By Clemente Lisi – NEW YORK, NY (Jul 22, 2019) US Soccer Players – The rivalry between the United States and Mexico shifts to the club game this summer. MLS and Liga MX launch the first Leagues Cup later this week. It’s a tournament featuring four clubs each from those leagues starting in MLS venues before a Las Vegas finale on September 18.
Both leagues are keeping the Campeones Cup, the separate game featuring defending MLS champion Atlanta United FC against Club America. The famed Mexican club defeated this season’s Liga MX Clausura champion and last year’s Campeones Cup winners Tigres UANL to qualify for the match, set for August 14 at Mercedes-Benz Stadium in Atlanta.
“An intense rivalry is developing between Major League Soccer and Liga MX clubs, and Leagues Cup will provide thrilling competition while further elevating the profile of the game in North America,” MLS Commissioner Don Garber told reporters. “We have no doubt that the support for the historic, first-ever Leagues Cup final from the passionate soccer fans of Las Vegas and surrounding region will be tremendous and the atmosphere at Sam Boyd Stadium will be electric.”
While there is no talk of US and Mexican clubs sitting out the Concacaf Champions League, both the Leagues Cup and Campeones Cup will feature some of the most talented teams and players from the region’s two powerhouse nations. Some of you may think this is another meaningless tournament like the SuperLiga a decade ago that gets in the way of the games that really matter. Not true. This is an opportunity for MLS teams to test themselves against Mexican clubs, one that they shouldn’t waste.
There will be no such conflict this time. The Leagues Cup and Champions League do not overlap and do not even necessarily feature the same teams. What it does do, however, is create more competition. That’s good news for MLS teams, or at least it should be if they want to break Liga MX’s streak of Champions League wins. Friendlies aren’t the answer to this problem, but tournament-quality games can be. With a trophy on the line and the leagues as organizers, this shouldn’t be a series of glorified friendlies.
The Concacaf Champions League takes place at a time when MLS teams are in preseason form and the Liga MX’s clausura tournament has already been underway for two months. That creates a disparity of form that often leaves MLS in a tough position. The Leagues Cup, on the other hand, will feature a flipped scenario. This is MLS teams in midseason form against Liga MX clubs who have just one Apertura league match under their belts.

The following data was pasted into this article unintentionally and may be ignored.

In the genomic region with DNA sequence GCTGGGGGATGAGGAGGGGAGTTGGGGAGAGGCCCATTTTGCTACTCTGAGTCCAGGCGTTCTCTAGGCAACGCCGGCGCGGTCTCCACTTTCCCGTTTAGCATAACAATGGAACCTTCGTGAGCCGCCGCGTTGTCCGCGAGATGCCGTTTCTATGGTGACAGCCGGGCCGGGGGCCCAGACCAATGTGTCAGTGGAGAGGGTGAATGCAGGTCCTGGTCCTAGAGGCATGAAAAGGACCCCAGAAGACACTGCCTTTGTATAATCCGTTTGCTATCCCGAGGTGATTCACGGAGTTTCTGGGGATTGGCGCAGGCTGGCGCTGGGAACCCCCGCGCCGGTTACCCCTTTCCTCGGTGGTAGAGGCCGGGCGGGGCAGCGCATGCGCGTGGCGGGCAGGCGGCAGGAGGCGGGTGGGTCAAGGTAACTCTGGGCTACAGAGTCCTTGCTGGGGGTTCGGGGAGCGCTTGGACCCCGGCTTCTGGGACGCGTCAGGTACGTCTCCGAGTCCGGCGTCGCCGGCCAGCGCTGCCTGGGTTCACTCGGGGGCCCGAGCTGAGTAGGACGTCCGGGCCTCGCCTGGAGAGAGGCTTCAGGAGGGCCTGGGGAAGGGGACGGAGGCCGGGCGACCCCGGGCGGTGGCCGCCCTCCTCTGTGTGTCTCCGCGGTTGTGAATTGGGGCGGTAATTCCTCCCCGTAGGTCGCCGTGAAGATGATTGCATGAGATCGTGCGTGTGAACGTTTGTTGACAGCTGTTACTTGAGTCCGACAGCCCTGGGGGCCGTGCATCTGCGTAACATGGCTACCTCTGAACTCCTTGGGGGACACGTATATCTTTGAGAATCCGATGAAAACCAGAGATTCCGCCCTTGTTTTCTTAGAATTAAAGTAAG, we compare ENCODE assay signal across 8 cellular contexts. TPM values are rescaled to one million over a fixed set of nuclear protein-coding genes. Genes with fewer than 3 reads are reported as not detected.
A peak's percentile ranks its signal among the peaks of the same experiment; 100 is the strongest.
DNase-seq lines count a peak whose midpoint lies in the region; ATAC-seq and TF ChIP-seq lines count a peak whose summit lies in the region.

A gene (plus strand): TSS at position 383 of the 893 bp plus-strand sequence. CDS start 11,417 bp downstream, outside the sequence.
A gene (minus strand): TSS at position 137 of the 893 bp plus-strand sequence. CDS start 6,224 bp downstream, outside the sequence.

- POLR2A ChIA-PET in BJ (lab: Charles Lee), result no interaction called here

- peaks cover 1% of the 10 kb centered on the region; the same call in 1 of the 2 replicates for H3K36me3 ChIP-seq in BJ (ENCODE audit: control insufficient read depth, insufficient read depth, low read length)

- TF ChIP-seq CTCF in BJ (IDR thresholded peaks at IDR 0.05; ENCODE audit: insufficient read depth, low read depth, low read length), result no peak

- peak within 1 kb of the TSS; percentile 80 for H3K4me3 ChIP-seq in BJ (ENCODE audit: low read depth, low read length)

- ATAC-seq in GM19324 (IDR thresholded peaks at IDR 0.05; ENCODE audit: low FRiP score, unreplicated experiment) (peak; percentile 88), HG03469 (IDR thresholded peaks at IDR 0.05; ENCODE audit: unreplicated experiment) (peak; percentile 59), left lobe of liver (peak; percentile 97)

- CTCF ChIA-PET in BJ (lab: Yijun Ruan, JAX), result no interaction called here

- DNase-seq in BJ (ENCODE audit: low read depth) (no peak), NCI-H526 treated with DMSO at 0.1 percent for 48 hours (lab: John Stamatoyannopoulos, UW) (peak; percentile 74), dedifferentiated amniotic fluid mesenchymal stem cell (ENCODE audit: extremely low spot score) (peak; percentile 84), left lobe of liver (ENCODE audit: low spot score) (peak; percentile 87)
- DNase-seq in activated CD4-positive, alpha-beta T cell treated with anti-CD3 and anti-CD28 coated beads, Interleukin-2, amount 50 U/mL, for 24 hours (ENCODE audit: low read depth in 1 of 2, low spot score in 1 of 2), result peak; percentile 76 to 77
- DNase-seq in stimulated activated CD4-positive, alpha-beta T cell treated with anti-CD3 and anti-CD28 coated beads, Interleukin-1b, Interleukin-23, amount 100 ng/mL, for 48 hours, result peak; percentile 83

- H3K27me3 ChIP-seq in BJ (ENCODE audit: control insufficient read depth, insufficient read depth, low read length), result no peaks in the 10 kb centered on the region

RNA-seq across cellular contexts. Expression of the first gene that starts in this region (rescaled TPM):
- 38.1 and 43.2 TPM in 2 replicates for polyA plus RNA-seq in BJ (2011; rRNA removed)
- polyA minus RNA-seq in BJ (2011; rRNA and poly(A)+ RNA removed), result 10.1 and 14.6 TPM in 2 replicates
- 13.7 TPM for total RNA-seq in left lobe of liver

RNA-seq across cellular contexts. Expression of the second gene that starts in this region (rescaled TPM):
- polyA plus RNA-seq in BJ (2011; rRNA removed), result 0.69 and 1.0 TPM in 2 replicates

The eight-team, single-elimination tournament – four from MLS and four from Liga MX – will include the Los Angeles Galaxy, Chicago Fire, Houston Dynamo and Real Salt Lake. Liga MX’s four reps are Club America, Cruz Azul, Tigres UANL and Club Tijuana. The big question is whether the disparity in form is the main reason why MLS teams just can’t compete with Mexican clubs in the Champions League each year. Does it have more to do with finances? Is there a big talent gap? The Leagues Cup, depending on how seriously MLS teams take it, will start to answer these questions.
The inaugural tournament officially opens Tuesday with the quarterfinal clash between the Chicago Fire versus Cruz Azul at Toyota Park. The marquee game of the round will be the Galaxy, fresh off their hotly-contested El Trafico against rivals LAFC, hosting Club Tijuana later that evening. Certainly having a player of the experience and name recognition of Zlatan Ibrahimovic will help this nascent tournament, both when it comes to media attention, TV ratings and at the gate.
While the four Mexican clubs enter based on recent results, MLS went with invited teams not based on their records this season or last. MLS, in an announcement last Thursday, said the Leagues Cup would expand to 16 teams next summer. The eight MLS teams to qualify would be the top four of the Eastern and Western conferences at the end of the regular season that don’t qualify for the Concacaf Champions League.
Before you think the Leagues Cup is the North American version of the breakaway league the big European clubs have talked and dreamed about for years, it is not. The tournament has the official blessing of Concacaf and is part of a larger effort to create more club competition throughout the region.
“Concacaf is committed to continuing the development of competitions that will further unite the confederation and provide more opportunities to develop players and connect passionate fans across our region,” Concacaf President Victor Montagliani said last month. “Alongside our own expanded regional club competitions… the Leagues Cup organized by Liga MX and MLS further strengthens our sport in our confederation and is a precursor for future collaboration between Concacaf, Liga MX, MLS and other key stakeholders.”
How this tournament plays out on the field and the response from the fans in the stadiums and watching on TV is a major moment for both leagues. They’re trying to show that an older idea has now found its time.
Clemente Lisi is a regular contributor to US Soccer Players. He is also the author of A History of the World Cup: 1930-2018. Find him on Twitter:http://twitter.com/ClementeLisi.
More from Clemente Lisi:
- The early MLS Rookie of the Year candidates
- 5 Things from the 2019 Gold Cup
- Longevity in MLS
- Q&A with USMNT player Jordan Morris
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